A weekend in the southern city won't be long enough, writes Alexia Santamaria.

It's not hard to see why the Scots thought they'd found paradise in the Otago Peninsula.

And with all the tourist attractions that have developed over recent years, Dunedin is now the perfect place for a relaxing, and stimulating, break. It was also recently named New Zealand's most under-rated city by CNN Travel. Big enough to be interesting, but small enough to be convenient, it oozes character, charm and fun. If you're spending a few days there, here are options you should try to include.


If you have the time and energy — it's a bit of a walk back up the hill — visit Tunnel Beach, named because of the tunnel John Cargill excavated so his family could swim in private (tragically it was this very spot that would take his youngest daughter in a drowning accident). The scenery is magnificent, with sweeping sandstone arches and dramatic cliff faces animated by the fury of wild waves crashing on the rocks. It's one of those places where Mother Nature exerts her beauty and force in equal measures.


Definitely walk down to the tunnel if the tide is right, it's well worth it. If you don't have time for a Tunnel Beach excursion, gorgeous St Clair is 10 minutes from the city centre, unusual for such a stunning and dramatic surf spot. The cafes are great and a stroll along the Esplanade is a Dunedin must-do.

Orokonui Eco Sanctuary, Dunedin.
Orokonui Eco Sanctuary, Dunedin.


Dunedin has a number of gardens worth a visit. I had time only for a stroll around the Botanic Gardens, which was impressive enough (totally deserving of its status of six-star Garden of International Significance) but I have heard great things from locals about Olveston's Garden, Glenfalloch Woodland and the Chinese Gardens. The Botanic Gardens are more than 30ha of stunning floral and green planting with more than 6800 plant species and on a beautiful day there's nowhere lovelier to have a picnic and a walk. Don't forget to grab some duck food.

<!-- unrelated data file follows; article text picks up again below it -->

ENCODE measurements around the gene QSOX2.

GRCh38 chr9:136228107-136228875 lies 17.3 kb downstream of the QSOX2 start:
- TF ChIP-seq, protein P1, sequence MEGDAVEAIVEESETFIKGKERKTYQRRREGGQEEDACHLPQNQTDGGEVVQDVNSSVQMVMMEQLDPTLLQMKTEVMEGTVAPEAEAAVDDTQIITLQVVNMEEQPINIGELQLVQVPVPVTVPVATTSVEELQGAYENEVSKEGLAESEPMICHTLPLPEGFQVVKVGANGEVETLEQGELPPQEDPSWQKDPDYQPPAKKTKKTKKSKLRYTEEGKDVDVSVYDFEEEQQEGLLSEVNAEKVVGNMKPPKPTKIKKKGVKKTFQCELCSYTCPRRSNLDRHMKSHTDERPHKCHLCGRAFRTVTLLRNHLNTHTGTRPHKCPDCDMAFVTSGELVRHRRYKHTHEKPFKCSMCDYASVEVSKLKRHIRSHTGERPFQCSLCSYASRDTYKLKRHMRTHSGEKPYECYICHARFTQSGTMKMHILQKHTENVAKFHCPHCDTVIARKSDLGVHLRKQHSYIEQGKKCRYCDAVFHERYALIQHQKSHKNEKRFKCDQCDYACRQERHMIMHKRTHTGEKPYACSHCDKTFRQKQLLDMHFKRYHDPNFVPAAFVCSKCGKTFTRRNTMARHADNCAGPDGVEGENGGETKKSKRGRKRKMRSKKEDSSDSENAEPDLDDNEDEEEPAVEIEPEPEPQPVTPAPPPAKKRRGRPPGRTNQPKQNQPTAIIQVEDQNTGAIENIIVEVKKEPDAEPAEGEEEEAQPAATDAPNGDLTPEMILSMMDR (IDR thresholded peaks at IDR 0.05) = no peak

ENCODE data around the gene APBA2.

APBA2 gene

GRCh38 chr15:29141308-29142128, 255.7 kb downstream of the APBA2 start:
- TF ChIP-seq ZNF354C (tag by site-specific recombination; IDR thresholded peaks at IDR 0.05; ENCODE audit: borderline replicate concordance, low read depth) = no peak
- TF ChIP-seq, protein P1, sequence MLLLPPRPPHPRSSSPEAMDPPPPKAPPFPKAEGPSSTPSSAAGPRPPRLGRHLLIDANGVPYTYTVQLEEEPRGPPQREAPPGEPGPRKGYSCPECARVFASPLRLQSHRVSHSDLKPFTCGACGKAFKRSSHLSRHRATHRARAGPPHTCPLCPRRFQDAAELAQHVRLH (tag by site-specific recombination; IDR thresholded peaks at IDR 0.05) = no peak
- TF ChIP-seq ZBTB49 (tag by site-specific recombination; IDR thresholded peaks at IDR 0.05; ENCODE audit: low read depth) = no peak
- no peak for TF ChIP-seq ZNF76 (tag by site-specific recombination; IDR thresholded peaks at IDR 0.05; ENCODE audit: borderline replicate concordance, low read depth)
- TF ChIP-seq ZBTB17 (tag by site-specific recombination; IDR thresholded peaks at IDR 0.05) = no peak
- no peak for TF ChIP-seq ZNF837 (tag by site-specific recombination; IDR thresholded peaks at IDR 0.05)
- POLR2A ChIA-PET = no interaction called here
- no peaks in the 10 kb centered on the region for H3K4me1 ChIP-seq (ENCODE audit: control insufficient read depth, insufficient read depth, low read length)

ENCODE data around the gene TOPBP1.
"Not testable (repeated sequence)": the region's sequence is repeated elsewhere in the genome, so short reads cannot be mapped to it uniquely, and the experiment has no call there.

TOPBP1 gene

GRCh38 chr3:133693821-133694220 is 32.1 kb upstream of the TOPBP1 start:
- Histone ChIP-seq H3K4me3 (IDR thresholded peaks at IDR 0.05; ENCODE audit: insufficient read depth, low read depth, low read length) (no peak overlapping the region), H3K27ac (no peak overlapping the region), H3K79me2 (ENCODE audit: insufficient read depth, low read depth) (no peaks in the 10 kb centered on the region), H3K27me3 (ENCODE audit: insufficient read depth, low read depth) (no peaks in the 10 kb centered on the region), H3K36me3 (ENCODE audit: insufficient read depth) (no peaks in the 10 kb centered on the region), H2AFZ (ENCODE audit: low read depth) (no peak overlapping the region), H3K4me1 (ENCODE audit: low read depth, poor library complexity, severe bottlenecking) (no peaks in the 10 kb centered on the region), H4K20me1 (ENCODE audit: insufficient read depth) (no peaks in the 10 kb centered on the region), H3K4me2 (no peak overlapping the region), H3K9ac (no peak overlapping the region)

Toitū, the Otago Settlers Museum, is a truly delightful space, where Dunedin's history is presented in an interactive way. From the lives of local Māori to the Scots, the Chinese, and everyone who followed the discovery of gold, you really get to experience Dunedin's highs and lows through an entertaining series of exhibits. It traces all aspects of the settlers' lives — innovation, art, fashion, domestic life and transport. You'll find yourself spending longer in there than you planned.


Where to start with food in Dunedin? The Otago Farmers' Markets are wonderful — especially in stonefruit season — and a great place to have breakfast or stock up on picnic treats. Wolf at the Door and The Corner Store Cafe are excellent for coffee. Kiki Beware is the place to go for modern comfort food (think banh mi sandwiches, poutine, spicy fried chicken) Good Good Burgers for, well, (very) good burgers. Johnnie's Southern Kitchen takeout for some of the best Tex/Mex/Cajun outside the US; Emmerson's and New New New Corporation for excellent local craft brews. Francesca's Italian Kitchen for real Italian pizzas and Vault 21 for cocktails and delicious sharing food.


Orokonui Eco Sanctuary. Photo / Alexia Santamaria
Orokonui Eco Sanctuary. Photo / Alexia Santamaria

With nothing much between Dunedin and Antarctica, there are some impressive wildlife viewing options and Orokonui Ecosanctuary is definitely one of them. On the day we visited, the resident takahē and kaka put on a great impromptu show; it was magical to see their comedic antics in their natural habitat. The ecosanctuary is the South Island's flagship biodiversity project. Multiple species of plants and animals are protected from predators by the huge fence that surrounds the 307ha of forest. Many rare and endangered species have been reintroduced (including nearly 20 kiwi) and its altitude makes it even more magnificent as the mist swirls around the trees.

If you don't mind staying up until 10pm, when they come home from fishing, the Little Blue Penguin experience at the Royal Albatross Centre at Taiaroa Head is a must. Seeing hundreds of Little Blues swim ashore with fish for their babies, in nests sometimes metres above sea, is a once-in-a-lifetime experience.

A weekend is nowhere near enough for this fun city — we haven't even mentioned Lanarch Castle, the world-class train journeys, the incredible street art trail, the museum and Port Chalmers. Go for the week or plan a couple of visits, no matter what your interests, Dunedin will have something everyone in your group will love.




Jetstar and Air New Zealand fly direct from Auckland to Dunedin.